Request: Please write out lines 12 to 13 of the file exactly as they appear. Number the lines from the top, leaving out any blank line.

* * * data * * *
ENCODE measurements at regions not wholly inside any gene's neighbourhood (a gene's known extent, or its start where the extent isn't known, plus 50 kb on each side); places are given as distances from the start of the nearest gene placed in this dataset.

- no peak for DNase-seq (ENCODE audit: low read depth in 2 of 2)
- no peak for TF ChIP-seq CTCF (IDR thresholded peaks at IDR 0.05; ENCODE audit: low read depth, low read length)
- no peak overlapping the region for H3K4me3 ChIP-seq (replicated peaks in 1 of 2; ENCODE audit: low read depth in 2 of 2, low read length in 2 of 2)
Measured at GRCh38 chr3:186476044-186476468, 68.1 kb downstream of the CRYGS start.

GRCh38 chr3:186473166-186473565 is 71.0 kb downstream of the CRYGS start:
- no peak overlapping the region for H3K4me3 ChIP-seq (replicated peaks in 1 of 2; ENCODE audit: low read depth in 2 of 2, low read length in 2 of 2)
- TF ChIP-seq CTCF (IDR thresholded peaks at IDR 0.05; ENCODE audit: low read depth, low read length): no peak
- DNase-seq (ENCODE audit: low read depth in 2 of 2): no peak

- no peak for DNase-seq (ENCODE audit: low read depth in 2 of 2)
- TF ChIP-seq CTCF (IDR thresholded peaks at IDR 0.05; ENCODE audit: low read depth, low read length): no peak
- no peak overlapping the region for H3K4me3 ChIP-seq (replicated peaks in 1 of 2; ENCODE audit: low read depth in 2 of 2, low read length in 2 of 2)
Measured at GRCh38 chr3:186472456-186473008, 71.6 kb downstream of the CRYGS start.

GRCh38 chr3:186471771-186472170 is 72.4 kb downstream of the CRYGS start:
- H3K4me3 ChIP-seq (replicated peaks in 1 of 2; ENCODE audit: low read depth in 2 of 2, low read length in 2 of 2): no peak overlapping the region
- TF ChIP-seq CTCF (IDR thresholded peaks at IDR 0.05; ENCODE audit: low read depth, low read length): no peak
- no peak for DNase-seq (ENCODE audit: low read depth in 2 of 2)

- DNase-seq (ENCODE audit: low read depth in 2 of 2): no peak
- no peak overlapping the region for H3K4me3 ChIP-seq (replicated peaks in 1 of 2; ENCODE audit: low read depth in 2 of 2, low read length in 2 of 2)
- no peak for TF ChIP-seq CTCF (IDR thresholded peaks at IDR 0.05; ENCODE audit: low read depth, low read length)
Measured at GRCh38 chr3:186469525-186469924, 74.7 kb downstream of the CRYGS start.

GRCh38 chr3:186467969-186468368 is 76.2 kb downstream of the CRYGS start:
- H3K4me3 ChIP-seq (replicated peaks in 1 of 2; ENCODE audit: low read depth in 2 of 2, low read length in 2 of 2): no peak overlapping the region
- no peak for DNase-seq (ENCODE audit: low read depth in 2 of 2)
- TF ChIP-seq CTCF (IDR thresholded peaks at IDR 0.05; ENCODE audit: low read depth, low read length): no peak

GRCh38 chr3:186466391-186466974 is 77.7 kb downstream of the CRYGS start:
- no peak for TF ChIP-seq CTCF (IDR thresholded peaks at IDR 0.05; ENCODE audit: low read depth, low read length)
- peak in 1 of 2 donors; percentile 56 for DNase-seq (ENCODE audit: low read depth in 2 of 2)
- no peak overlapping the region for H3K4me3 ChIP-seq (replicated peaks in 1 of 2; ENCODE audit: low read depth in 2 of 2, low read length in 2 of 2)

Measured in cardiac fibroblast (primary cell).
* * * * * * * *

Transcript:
- no peak overlapping the region for H3K4me3 ChIP-seq (replicated peaks in 1 of 2; ENCODE audit: low read depth in 2 of 2, low read length in 2 of 2)
Measured at GRCh38 chr3:186472456-186473008, 71.6 kb downstream of the CRYGS start.